After all that, some celebrating was called for, and celebrate we did.  A party last Saturday evening, and a family affair on Monday, which was Joan’s actual birthday.  Two cakes!  I think you’ll agree, it was a Momentous occasion?  And one I simply had to share with you, in just a few more than Six Words.  Thank you Paula, and Debbie, for being such lovely hostesses and providing the stage, and thanks also to Joan and her family, for being the stars of the show. Happy Saturday, everyone!

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Confined

Paula’s Thursday’s Special is full of wonderful images this week.  Life around here has been exceptionally busy and, scrolling back through myriads of photos, I chanced upon the above.  To me, it says ‘confined’, within those windows.  How about you?  I’d better explain that I was at the Sage, Gateshead, attending a song and dance show entitled ‘Remembering Fred’.  Astaire and Rogers always put a twinkle in my eye.  Quite a few people were confined, very happily, in the theatre that night, along with reflections of the Millennium and Tyne bridges.

I think this is a good fit for Dawn’s Lingering Look at Windows too.  I’m hoping Paula won’t mind.

A glass menagerie

What can I tell you?

Whisper it very softly

Watch her like a hawk!

She doesn’t mean any harm

Don’t cry fish!  It’s not so bad.

I always find fascination in the National Glass Centre at Sunderland.  Sometimes I can find Juxtaposition too.  But today I wanted something to please my Lazy Poet friend, Gilly.  She’s been sad lately.

LLanbadrig- Church of St. Patrick

A place to turn up your coat collar and watch the sun’s rays lengthen the shadows, St. Patrick’s Church at Llanbadrig sits on a lonely headland. Dating back to AD440, it’s one of the oldest sites on Anglesey.  The Welsh name Llanbadrig means ‘Church of St. Patrick’.  Legend has it that Patrick was shipwrecked on Ynys Badrig, found refuge in a cave and water in a nearby well and later founded the church to give thanks to God.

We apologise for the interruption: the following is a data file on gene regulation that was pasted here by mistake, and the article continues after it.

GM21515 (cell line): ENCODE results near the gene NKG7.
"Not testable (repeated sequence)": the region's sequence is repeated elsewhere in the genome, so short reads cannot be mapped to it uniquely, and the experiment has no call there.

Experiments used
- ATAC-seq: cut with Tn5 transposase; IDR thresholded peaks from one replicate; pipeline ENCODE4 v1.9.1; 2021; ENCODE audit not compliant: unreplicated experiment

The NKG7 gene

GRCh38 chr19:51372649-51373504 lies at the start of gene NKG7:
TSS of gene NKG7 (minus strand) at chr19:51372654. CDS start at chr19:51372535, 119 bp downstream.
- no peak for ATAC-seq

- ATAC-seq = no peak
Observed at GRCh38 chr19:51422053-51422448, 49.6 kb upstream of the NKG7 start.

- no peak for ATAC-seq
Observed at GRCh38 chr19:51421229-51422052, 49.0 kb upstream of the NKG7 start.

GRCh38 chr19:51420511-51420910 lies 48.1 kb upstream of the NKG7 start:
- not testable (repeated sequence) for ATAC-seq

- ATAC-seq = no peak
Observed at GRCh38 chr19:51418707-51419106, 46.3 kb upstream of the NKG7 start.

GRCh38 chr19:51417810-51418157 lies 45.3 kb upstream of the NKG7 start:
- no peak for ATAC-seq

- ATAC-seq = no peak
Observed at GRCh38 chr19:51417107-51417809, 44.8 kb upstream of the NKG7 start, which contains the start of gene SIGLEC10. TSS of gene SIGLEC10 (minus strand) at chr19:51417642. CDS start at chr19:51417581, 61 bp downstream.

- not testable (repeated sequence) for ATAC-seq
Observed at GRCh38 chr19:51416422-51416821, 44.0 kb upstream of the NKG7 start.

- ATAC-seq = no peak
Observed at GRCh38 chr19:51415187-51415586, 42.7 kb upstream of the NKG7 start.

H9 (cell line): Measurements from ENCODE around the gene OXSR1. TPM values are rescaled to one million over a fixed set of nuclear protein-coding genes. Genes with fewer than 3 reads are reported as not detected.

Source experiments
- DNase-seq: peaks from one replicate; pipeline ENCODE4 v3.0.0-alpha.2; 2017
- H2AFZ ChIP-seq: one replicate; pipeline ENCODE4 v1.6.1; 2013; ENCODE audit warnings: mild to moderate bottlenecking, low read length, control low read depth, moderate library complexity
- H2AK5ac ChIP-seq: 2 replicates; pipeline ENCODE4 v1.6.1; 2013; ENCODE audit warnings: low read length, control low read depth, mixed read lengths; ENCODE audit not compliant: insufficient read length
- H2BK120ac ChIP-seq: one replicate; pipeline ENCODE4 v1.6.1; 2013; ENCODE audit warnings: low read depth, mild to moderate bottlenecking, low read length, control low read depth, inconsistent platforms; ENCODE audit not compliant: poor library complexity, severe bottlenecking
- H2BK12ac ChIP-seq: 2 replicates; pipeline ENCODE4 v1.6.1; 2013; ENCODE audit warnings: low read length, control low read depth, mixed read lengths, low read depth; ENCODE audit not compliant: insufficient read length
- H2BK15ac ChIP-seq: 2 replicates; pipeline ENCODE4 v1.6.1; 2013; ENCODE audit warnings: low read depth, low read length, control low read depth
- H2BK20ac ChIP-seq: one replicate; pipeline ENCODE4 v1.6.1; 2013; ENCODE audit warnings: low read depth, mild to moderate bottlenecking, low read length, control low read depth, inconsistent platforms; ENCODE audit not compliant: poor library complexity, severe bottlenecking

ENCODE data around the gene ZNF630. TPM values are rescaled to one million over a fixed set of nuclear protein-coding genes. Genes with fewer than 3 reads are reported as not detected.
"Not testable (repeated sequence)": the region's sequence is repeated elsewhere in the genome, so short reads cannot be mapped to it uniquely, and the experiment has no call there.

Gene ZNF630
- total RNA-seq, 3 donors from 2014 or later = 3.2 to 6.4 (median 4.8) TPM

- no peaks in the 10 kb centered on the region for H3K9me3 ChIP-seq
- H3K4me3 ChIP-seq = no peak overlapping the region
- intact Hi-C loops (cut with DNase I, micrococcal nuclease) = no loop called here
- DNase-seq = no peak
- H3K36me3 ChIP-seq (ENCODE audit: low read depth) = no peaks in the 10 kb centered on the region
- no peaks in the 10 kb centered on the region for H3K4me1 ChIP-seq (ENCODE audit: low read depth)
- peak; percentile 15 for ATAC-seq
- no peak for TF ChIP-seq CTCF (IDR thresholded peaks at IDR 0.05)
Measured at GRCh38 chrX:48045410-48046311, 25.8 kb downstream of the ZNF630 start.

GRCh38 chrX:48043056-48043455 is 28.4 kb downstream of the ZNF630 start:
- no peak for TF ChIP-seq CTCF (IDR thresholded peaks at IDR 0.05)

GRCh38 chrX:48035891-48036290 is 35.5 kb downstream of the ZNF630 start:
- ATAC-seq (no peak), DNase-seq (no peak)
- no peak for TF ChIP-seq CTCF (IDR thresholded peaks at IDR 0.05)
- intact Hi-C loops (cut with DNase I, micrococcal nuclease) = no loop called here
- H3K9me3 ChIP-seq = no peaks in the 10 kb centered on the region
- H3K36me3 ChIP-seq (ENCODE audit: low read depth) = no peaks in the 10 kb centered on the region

I love that feeling of remoteness and serenity, and there’s something wonderful and unfathomable about the Welsh language too.  I suspect that it will appeal to my friend Paula, who is patiently Waiting over at Thursday’s Special.

What was I waiting for?  Why, the church to open in May, of course.

Wishing you all a blessed Easter.  Fuller details and a peak inside the church can be found at Anglesey-Hidden-Gems.

Scaling the heights

It had never occurred to me to think of Florence as a walled city, so it came as something of a surprise to find that the city walls had been rebuilt as many as six times.  Florentia, as a Roman garrison, came into being around 59BC.  The first wall would have encompassed the area of the Duomo and Palazzo Vecchio, with Piazza della Repubblica at its centre.

With the rise and fall of the city’s fortunes, in a chequered history, the walls were redrawn a number of times.  The second wall covered a smaller area than the first.  The third extended to the River Arno- previously considered unstable marshy ground.  In the 9th century Florence was increasingly prosperous and the walls were extended again.  As new villages mushroomed south of the Arno, the defence system needed to include them, and in 1172 work was begun on a fifth wall.  By 1333, Oltrarno finally received complete protection and the walls were 8.5 kilometres long, with gates 35 metres tall.

In sweeps the Black Death in 1348 and the city’s population, in common with most of Europe, was decimated.  In the 16th century additional fortifications were added to face the army of the German Emperor Charles V, and the Fortress of Belvedere was commissioned.  All of the city gates were pollarded to make them less vulnerable to artillery, save for San Niccolo.

The tower that marks Porta San Niccolo

Looking down on the walls from the cemetery at San Miniato al Monte

Florence became the provisional capital of Italy between 1865 and 1871.  And after all that building?  The walls were demolished in order to establish a new ring road.  Today, only the walls in Oltrarno have survived.  For a more complete history, this is an interesting site.

Still in Italy, you absolutely must see the magnificence of Mantua in Paula’s Traces of the Past.